Writer Gods

Sean O'Mordha   December 4, 2016   No Comments on Writer Gods

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Writers of fiction are omnipotent (all powerful), omniscient (all-knowing), and on occasion, impotent (writer’s blocked), all-in-all, akin to the most creative force in the cosmos with the ability to create whole universes of worlds and populated with all sorts of creatures. They can guide and nurture their creations or with a key stroke, utterly annihilate and destroy them forever. Their creatures can be created in any shape or form endowed with all manner of abilities or challenges. They can be endowed with perception and awareness. They can be made to laugh, cry, or rage—dance to whatever whim is needed to fulfill the writer’s desire. Depending on how they are fashioned, these worlds and creatures can become historic memories that live for centuries, or fade into oblivion.

“For in the image, we are all puppets of the gods,

perhaps nothing more than their toys.”

—Plato (427-347 B.C.)

This is pretty heady stuff when you sit back and think about the world of your story and how it is populated. We shape how the characters look and act, think, speak, and feel as they are manipulated through the twists and vicissitudes of the plot.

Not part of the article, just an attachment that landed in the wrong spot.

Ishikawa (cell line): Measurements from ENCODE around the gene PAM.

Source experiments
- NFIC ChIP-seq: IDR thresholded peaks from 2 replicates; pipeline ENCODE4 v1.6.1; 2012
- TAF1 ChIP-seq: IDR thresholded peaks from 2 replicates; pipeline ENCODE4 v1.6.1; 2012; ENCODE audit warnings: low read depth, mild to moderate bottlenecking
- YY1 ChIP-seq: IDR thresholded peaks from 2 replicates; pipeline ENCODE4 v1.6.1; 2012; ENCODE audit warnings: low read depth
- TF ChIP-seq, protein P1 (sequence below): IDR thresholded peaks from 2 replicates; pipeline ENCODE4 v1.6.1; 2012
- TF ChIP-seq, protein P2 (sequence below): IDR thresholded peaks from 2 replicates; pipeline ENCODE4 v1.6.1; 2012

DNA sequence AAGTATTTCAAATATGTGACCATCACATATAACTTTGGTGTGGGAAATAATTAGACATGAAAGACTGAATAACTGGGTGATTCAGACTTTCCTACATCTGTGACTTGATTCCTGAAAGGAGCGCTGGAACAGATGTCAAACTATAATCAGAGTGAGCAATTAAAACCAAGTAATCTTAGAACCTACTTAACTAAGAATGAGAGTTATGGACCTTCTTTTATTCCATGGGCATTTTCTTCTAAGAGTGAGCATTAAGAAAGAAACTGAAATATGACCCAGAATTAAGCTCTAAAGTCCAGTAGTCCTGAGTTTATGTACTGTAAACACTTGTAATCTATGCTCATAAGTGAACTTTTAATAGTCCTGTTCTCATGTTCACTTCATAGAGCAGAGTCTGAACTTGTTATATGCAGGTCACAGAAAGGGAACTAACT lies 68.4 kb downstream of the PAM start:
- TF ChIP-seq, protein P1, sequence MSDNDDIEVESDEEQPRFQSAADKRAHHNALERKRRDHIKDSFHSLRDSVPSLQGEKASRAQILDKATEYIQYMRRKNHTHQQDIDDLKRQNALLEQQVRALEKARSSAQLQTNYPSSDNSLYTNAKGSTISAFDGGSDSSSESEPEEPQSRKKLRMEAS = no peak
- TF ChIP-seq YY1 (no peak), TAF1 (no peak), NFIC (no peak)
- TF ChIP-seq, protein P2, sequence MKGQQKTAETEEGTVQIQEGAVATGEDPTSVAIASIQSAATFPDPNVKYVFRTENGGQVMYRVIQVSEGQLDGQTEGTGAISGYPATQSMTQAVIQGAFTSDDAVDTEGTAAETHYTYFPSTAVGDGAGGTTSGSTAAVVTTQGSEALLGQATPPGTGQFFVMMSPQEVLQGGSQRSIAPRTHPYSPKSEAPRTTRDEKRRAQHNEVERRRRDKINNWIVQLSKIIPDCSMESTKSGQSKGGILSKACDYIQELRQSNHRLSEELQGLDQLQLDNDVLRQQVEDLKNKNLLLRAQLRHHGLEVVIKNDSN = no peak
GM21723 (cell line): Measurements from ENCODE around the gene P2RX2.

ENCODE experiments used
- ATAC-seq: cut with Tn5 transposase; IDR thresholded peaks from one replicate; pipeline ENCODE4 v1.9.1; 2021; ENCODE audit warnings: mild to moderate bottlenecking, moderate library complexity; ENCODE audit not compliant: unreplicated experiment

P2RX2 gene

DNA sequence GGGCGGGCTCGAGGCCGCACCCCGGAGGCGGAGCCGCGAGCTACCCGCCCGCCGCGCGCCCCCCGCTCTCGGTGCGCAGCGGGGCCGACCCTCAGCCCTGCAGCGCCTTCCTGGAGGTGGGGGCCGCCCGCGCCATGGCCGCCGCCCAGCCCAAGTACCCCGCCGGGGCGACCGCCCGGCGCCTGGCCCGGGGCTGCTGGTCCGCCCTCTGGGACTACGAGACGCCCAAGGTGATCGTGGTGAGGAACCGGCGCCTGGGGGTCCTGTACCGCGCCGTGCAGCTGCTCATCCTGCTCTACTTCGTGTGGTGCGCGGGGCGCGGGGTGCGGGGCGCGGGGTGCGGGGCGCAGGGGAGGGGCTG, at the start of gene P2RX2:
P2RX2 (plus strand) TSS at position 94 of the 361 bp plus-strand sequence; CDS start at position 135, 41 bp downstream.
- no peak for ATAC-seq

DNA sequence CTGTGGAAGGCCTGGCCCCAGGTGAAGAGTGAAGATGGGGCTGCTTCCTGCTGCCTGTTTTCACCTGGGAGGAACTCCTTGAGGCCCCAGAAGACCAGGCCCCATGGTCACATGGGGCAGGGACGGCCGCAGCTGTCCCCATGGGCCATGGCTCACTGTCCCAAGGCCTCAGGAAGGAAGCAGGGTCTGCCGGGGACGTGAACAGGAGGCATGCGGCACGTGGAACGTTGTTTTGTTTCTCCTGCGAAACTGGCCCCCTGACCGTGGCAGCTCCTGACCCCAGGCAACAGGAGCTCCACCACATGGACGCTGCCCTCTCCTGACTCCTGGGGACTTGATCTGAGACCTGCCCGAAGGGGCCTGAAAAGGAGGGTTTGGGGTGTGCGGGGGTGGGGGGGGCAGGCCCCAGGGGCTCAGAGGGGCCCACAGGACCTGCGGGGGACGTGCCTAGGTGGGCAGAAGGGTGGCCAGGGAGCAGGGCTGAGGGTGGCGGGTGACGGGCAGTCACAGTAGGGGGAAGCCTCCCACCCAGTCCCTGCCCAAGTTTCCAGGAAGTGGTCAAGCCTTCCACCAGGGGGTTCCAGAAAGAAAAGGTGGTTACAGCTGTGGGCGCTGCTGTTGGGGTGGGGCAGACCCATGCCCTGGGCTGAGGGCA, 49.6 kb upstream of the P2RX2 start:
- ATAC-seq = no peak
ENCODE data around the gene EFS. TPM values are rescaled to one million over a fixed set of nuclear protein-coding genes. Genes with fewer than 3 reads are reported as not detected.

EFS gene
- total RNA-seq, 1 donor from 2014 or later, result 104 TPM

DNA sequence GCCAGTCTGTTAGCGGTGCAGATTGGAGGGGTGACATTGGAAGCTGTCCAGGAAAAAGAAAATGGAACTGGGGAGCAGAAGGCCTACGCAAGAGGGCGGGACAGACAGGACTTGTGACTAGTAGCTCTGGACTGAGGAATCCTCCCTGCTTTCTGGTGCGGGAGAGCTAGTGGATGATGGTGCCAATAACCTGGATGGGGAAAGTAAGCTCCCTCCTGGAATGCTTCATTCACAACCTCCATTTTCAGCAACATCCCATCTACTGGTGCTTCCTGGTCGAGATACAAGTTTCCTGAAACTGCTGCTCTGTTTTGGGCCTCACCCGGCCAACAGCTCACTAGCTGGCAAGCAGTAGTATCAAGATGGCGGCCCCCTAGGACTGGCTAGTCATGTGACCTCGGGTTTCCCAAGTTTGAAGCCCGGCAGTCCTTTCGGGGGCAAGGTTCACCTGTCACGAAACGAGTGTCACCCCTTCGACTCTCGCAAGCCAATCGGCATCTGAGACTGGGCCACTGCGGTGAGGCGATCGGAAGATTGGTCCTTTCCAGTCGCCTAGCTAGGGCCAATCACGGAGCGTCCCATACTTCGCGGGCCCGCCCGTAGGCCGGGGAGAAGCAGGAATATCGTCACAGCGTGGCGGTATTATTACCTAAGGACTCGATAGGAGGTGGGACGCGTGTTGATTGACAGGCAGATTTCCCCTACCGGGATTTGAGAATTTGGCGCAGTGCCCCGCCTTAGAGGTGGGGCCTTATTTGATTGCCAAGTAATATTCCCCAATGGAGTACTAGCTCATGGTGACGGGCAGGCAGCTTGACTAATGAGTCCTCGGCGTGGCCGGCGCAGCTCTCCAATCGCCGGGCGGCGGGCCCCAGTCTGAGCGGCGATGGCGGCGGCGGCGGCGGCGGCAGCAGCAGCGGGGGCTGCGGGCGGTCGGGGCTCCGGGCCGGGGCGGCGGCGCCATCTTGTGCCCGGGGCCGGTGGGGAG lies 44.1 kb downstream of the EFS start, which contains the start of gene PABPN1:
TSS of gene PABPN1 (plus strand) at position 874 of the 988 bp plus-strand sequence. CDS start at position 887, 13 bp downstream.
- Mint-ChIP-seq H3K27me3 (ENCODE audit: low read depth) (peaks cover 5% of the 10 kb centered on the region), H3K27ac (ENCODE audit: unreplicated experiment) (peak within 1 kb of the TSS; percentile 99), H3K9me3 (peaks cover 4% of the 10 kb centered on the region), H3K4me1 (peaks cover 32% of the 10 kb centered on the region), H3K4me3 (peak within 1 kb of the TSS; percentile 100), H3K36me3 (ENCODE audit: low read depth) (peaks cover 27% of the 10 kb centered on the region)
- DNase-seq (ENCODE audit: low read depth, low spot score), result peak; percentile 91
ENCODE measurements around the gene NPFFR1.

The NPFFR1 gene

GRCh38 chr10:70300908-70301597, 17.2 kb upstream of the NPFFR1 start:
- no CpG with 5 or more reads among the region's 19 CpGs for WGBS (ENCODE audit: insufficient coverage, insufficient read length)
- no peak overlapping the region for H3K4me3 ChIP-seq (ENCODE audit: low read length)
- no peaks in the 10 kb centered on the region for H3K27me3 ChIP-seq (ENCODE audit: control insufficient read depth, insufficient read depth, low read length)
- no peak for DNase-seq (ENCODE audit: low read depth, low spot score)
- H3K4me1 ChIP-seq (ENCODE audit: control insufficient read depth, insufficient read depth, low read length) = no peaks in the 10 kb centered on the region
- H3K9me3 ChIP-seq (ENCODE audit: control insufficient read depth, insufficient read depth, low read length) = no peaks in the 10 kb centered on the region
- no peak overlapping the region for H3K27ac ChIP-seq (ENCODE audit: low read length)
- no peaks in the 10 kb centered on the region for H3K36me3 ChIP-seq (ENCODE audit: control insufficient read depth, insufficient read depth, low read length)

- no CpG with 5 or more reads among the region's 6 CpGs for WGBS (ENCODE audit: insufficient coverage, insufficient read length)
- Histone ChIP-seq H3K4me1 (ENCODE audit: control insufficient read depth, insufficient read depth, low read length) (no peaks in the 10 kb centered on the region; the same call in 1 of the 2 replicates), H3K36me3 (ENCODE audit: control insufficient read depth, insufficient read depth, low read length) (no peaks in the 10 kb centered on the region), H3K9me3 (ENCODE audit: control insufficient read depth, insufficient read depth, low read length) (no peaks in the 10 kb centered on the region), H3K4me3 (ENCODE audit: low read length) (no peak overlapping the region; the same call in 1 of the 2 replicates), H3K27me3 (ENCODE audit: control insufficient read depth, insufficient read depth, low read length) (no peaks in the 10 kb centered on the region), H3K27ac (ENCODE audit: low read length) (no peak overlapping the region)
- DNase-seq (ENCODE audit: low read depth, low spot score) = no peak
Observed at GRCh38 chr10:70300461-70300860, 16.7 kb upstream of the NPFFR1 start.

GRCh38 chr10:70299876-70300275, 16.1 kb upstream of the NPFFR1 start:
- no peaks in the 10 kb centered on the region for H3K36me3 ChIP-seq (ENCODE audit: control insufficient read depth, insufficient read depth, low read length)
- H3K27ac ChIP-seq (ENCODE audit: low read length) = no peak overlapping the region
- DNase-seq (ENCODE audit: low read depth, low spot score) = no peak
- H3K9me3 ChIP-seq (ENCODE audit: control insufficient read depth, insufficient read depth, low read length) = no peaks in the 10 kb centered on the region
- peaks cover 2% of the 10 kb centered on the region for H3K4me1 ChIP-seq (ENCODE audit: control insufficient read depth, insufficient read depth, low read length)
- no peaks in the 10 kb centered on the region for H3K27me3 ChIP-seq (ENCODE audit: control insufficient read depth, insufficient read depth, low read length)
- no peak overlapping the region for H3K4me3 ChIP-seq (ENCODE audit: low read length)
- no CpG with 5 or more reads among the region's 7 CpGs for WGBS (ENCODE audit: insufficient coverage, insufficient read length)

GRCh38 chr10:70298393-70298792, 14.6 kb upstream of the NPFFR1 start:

Previous eFiles discussed how to assemble characters and set them up for manipulation by endowing them with strengths, weaknesses, and quirks, making them seem so real that readers will come to love, hate, or be ambivalent about them.

And then, there are the many ways to tell the story to achieve this. Backstory tells of their past. From which point of view the story is told can be limiting or expansive. For instance, events seen only through the eyes of one character is like wearing blinders, a very restricted view. A third person storyteller can see more, but an omniscient can see all, know all, and tell what everyone thinks. Multiple points of view show how others view and feel about each other and events.

All these are some of the first things a writer must consider after they have a idea in mind for a story because, ultimately, they shape and give impetus to the story.

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